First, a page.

We sleep on a futon.
a thin mattress, usually filled with layers of cotton batting and encased in cotton fabric,
placed on a floor for sleeping, esp. in traditional Japanese interiors, and folded and stored during the day.
The futon rests atop two tatami mats (laid side-by-side), very low to the floor.
Yes yes, all very Zen, I know. How Asian, how serene, how…incredibly unsupportive for my back.
–noun (used with a singular verb)
the science that deals with matter, energy, motion, and force.
I am not Asian; he is.
He’s not, uh, terribly Asian, although he lived in Hong Kong until he was 10, speaks mostly Cantonese to his parents, and will never turn down an offer of chicken feet at dim sum. He does not have a foreign accent, he holds degrees from two very fine American universities, and loves his German-made two-seat convertible sports car. He appreciates his culture, but he is not defined by it. He has never dated within his ethnicity, for instance.
So when I combined households with him and he said he liked the bedroom the way it was, a-la Buddhist monk, I decided not to quibble and laid down my head happily next to his.
And then I discovered why futons never made any in-roads into the homes of my northern European ancestors: if you’ve got curves, you’ve got a problem.
I have curves. In the front, in the back, on the sides, I have all the curves you’d expect a woman to have. Futons seem to hail from an area of the world where curves on women don’t exist to the extent that, uh, they exist on me.
I never slept through the night on the futon on the tatami mats. I couldn’t get comfortable. I always had a knot in my right hip.
I tried, for a number of years, to make the futon/curve thing work. According to my finely honed Its-All-My-Fault philosophy, it was because I had flat feet, it was because I didn’t have a peaceful mind at night, it was because I wasn’t in shape, it was because of, well, me.
So we tried two futons, one on top of the other, but it was just more hardness. Then we added a memory-foam topper; it was pretty good, for a while. We tried to be valiant about rolling up the futons at least once a month, but the futons were really heavy and two rolled-up futons took up all the useable space in the bedroom.
The memory-foam topper reached the end of its life (tears and rents had developed). So we got another one. We got rid of one of the futons.
When I had knee surgery this Summer and spent two weeks on the couch in the living room, I had the best sleep in years (which was not from the Percocets).
It dawned on me that the couch provided more support than the futon/memory-foam did. Huh.
At this point I was torn between wanting to sleep on the couch and wanting to sleep with him. I used to look at him when he was peacefully and deeply sleeping and wonder how does he do that? It should be mentioned that he falls asleep on airplanes, even before the plane lifts off the ground.
I was beginning to feel like the princess with that damn pea, except the pea was the entire sleeping surface.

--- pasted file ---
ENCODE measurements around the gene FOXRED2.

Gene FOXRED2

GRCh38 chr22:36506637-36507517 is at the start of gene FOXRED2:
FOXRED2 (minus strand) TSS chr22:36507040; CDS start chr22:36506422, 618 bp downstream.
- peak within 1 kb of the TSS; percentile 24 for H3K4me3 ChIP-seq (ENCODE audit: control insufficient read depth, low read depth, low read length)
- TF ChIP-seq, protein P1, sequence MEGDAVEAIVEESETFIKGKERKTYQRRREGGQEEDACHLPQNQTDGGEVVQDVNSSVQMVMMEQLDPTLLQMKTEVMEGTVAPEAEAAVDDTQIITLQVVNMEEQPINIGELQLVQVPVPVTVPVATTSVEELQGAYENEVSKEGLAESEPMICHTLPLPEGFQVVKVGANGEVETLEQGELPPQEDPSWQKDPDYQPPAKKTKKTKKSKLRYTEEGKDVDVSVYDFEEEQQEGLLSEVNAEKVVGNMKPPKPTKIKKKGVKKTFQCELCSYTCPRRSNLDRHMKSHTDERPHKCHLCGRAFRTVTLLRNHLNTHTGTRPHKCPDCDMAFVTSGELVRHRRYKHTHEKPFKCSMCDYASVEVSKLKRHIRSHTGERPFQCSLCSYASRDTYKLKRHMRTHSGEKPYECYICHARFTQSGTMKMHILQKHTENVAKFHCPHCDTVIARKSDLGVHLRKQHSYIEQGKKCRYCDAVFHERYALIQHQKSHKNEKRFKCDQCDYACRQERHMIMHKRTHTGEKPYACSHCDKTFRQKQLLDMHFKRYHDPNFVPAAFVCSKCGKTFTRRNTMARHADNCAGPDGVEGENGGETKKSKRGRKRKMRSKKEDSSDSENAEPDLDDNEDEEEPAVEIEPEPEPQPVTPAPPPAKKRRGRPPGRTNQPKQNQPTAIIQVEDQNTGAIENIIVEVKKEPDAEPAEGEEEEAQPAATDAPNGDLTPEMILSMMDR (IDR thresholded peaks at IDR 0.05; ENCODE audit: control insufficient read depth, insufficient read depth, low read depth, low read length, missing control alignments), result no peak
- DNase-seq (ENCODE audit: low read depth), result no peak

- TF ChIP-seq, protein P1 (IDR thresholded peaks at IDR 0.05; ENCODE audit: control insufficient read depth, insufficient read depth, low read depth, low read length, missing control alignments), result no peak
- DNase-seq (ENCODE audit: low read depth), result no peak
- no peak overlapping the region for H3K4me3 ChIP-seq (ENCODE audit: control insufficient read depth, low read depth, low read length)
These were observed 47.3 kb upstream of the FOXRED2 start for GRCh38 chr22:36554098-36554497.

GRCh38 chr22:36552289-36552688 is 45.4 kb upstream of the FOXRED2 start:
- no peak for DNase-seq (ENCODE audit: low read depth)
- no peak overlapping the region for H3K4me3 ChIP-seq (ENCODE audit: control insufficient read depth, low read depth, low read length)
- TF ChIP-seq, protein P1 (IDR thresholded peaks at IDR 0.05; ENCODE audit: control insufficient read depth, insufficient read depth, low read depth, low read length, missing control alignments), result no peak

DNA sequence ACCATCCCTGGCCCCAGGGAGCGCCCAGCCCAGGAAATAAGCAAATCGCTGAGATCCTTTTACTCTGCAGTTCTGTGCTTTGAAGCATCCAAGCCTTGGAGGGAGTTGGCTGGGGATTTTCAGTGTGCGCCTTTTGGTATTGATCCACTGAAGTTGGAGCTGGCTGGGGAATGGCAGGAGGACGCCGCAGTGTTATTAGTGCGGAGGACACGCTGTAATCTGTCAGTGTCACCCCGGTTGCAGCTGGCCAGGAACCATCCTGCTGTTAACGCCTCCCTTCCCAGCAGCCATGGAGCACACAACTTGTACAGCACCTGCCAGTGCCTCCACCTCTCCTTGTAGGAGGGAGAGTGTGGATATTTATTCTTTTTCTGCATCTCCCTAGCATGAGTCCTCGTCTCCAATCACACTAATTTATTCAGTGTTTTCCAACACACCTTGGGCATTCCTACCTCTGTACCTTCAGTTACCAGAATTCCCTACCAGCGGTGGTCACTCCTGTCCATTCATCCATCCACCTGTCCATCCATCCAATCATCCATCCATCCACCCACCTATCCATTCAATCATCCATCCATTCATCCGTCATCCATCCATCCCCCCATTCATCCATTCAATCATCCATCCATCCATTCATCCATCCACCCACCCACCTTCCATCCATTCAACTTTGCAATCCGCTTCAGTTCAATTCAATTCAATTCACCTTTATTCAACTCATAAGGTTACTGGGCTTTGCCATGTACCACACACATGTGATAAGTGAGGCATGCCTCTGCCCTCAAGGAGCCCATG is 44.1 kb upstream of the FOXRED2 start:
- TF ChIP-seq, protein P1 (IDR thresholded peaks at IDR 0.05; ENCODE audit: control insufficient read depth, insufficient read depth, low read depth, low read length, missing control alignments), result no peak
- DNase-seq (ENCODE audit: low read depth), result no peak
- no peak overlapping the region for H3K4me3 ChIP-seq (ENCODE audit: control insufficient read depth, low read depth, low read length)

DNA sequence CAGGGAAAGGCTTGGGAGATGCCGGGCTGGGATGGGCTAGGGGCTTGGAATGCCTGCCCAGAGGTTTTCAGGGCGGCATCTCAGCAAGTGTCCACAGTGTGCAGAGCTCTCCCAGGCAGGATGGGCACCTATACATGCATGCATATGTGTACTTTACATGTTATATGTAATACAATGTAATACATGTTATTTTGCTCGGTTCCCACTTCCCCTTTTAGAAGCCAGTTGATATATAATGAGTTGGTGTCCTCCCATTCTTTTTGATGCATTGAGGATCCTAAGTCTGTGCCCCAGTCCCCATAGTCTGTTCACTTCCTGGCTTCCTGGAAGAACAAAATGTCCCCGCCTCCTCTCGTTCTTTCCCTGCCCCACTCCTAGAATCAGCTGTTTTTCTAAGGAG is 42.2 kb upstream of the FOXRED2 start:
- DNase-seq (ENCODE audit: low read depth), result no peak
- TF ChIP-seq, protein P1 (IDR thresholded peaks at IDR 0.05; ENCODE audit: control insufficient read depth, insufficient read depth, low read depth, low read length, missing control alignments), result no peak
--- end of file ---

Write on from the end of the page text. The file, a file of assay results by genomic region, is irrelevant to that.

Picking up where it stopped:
Like all modern women, I tactfully and politely broached the subject of getting a new futon with my partner. He hemmed and hawed, saying he’d had that futon since college and he slept on it fine. I tried again, tactfully and politely and online (he was away on business). He said maybe we should see if that futon store in Cambridge still existed when he got back. What I really wanted to do was shout, “I’ve had enough! We’re gettin’ a new futon or we’re gettin’ a bedroom set!” but that seemed so, churlish. Surely we could talk rationally about this and come to a mutually beneficial solution, one that both of us would agree was the right choice…
While he was away I again tried rolling up the futon (and slept blissfully on the couch). After returning it to its normal place position, I had to walk across it to get to the bedding, and that’s when I felt it: the cotton batting had compressed in all the places we sleep. The edges had a nice give to them, but where we slept was like bricks. There was no way to refresh that batting; the cotton was crushed, and there is no fluffing that up.
That’s why the topper didn’t work. The underlying material had depressions so when I lay on the foam it just squashed down into them, making the surface still uneven. It would sag, and so I would sag, and either my convex curves (hips) would be resting hard against the futon, or my concave curves (spine) would be sagging into the indent.
I realized that this was my problem, and that it was up to me to solve it. I bought a futon online, one with memory foam inserted into the cotton batting. I was very excited to get it.
I didn’t tell him, and planned on just replacing the old one with the new one and seeing if he noticed, but after the UPS guy dropped if off I realized I couldn’t get it upstairs on my own, and so had to confess to my purchase (and trust me, there’s no way you can get someone to help you drag a futon up the stairs without them knowing instantly what it is, even if it is still in its packaging).
Even though he made no comment I think he was not convinced that a new futon would be any better than his 25-year-old futon, and helped me lug it up to the bedroom nevertheless.
I did all the necessary unpacking and making of the bed. When I was done I called him in and we both lay down on it.
He fell asleep.
Now that would sound like a victory but he could fall asleep on the old futon as well. When he woke up from his nap I made him say “This new futon is good.” (Sometimes you have to tell them exactly what to say…)
Tonight’s our first night in our updated memory-foam/futon/tatami mat scenario. Please gawd let me get a good night’s rest.